Bailout conditions on airlines are “pathetic”
The conditions imposed on the airlines are “pathetic”, as Smith notes. There are no conditions relating to greenhouse gas emissions from the aviation sector. Here’s how the Financial Times reports the conditions:
The aid packages prevent airlines from furloughing staff or cutting employee pay until September 30, ban share repurchases and dividends until September 2021, and limit executive compensation until March 2022.
The airline companies also get a tax break, which even applies to private jets.
Economist Mark Blyth explains what’s wrong with bailing out the airline industry:
Part of the problem here is what capitalism is meant to be. We have a bankruptcy code for a reason. So let’s think about airlines. Let’s say United Airlines’ stock or American Airlines’ stock goes down to zero. At that point in time, if and when things go back to normal, there will be planes, there will be pilots, there will be staff, there will be hubs, there will be airports. Those are expensive and valuable assets and people will want to travel again.
So someone else can come along and pick these things up and get it going. If you were doing wage guarantees fully you could effectively let those assets go to zero and pick it up afterwards, let the shareholders be the ones that bear the cost. After all that’s why they get the upside on the equity.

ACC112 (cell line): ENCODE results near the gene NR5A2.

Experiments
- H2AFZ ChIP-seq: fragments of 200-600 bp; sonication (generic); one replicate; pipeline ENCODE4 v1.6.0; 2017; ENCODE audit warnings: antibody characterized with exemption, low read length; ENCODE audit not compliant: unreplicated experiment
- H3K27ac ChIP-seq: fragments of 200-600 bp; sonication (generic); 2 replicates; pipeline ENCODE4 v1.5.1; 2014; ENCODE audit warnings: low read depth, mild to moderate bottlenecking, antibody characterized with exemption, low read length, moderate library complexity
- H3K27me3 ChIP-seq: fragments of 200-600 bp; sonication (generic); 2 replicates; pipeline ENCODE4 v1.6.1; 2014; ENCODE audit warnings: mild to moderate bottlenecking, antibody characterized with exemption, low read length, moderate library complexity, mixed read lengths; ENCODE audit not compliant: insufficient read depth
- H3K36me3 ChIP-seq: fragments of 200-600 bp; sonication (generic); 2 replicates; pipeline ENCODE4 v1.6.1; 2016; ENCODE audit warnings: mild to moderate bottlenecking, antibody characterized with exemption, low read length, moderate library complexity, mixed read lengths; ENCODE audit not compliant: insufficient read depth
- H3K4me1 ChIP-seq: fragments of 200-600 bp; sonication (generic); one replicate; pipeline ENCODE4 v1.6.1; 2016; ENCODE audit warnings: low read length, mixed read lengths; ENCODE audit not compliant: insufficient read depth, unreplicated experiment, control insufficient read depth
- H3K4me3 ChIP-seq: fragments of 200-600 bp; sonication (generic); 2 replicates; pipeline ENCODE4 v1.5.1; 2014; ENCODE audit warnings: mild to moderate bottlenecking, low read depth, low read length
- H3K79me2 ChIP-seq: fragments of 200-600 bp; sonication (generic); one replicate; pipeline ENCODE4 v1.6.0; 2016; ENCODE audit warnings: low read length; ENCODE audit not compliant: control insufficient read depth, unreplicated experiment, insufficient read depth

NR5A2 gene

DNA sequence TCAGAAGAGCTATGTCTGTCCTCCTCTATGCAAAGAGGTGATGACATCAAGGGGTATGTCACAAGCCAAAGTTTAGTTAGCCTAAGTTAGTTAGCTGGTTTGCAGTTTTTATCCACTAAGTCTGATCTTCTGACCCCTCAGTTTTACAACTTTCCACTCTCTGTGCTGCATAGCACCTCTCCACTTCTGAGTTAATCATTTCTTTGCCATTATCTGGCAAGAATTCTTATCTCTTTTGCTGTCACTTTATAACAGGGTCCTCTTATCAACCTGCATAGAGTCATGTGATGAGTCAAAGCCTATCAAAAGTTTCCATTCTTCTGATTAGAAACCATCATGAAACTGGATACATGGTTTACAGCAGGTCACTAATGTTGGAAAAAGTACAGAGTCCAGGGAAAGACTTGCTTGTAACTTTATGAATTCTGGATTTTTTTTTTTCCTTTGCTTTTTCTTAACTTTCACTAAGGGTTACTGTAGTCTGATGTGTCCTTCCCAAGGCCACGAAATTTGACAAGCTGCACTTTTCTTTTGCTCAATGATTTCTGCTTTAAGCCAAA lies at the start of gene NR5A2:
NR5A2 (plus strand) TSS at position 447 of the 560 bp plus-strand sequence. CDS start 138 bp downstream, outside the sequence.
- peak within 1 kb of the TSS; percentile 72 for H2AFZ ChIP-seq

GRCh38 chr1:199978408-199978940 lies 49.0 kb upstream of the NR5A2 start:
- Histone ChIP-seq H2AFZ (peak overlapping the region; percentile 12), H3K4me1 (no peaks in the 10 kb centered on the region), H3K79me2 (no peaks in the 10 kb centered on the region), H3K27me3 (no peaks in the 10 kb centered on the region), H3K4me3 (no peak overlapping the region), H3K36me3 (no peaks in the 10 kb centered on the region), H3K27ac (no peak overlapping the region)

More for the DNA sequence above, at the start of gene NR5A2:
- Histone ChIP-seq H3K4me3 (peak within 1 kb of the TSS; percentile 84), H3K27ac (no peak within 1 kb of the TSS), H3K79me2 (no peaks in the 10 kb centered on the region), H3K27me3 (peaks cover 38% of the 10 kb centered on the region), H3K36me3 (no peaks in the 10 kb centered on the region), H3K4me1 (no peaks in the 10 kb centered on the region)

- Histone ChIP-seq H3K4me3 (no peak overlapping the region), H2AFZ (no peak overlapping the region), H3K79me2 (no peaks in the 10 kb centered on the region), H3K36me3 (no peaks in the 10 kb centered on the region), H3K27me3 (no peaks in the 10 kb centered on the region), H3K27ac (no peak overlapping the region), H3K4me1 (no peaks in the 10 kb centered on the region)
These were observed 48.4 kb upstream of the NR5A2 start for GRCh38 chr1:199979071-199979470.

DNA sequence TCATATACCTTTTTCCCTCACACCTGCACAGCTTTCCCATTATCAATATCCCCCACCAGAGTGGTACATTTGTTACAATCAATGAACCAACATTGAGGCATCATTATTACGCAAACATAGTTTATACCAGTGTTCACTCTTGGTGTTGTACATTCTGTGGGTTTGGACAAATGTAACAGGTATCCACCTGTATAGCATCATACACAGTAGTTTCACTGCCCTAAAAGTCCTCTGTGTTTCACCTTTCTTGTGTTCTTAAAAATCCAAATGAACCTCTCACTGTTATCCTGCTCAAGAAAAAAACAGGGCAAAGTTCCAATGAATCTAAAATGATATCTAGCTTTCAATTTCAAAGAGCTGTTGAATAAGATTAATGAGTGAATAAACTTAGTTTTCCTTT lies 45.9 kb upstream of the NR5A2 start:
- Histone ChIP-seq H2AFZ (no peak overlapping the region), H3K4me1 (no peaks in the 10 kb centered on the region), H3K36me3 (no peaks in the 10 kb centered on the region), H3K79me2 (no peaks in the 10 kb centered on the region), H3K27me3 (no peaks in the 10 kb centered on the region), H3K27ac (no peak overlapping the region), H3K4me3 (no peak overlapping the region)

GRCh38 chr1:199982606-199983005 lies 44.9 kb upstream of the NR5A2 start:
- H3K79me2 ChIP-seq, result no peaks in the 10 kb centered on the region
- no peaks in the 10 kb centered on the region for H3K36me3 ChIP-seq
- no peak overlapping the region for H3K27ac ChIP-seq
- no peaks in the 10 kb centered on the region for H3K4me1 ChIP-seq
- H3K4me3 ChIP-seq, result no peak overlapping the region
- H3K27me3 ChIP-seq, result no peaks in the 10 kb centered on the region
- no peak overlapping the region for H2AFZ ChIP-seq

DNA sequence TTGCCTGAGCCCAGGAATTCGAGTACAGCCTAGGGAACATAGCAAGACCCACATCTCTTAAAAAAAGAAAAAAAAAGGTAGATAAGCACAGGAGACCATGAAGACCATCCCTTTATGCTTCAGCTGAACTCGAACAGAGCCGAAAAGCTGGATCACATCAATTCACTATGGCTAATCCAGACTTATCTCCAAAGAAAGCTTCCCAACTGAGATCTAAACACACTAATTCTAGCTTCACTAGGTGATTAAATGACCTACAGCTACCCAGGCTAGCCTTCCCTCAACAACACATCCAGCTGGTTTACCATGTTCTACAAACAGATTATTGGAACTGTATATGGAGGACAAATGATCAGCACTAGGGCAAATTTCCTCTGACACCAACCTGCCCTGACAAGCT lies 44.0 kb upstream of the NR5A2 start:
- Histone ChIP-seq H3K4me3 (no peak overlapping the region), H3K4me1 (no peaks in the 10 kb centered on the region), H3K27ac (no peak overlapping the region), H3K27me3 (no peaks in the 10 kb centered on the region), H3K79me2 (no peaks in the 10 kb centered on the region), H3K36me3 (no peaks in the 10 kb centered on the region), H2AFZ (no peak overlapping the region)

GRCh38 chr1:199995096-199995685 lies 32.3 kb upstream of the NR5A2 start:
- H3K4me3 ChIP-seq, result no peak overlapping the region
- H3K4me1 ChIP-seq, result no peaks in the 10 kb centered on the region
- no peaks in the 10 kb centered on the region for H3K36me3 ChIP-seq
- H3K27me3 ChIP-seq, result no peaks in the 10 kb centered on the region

That’s a hard argument to make when the people who control those assets are some of the most powerful people in your society. And that’s where the political economy of this comes in.
In a slightly livelier interview with Jimmy Dore, Blyth says,
The whole point of capitalism and equity markets is that when bad things happen, you either have savings, or the equity holder gets hit. They get wiped out and then when the crisis is over, people with cash on the sidelines come in and go “Hey, do you want to buy an airline?” That’s how this happens.
But no, we’ve decided to circumvent that. We’ve guaranteed equity prices. This is insane. Right? What you are basically doing when you fund these companies is guaranteeing the floor for their equity. You’re stopping bankruptcy, so you have capitalism without bankruptcy and you have socialism for the rich, and capitalism for the poor because you’re on your own and you’re lucky if you can get unemployment.
Aviation and climate change
Given the airlines’ contribution to climate change, it would be nice (but completely delusional) to think that the the rich executives sitting at the top of these companies would invest as much as they possibly could into finding ways of reducing emissions from flying. Electric planes, for example.
Meanwhile, International Civilian Aviation Organisation, the UN body responsible for addressing the aviation sector’s contribution to the climate crisis, has managed to dream up a way of allowing an unlimited increase in emissions from aviation: the Carbon Offsetting and Reduction Scheme for International Aviation (CORSIA). Yet again, carbon offsets come to the rescue of a polluting industry wanting to continue business as usual.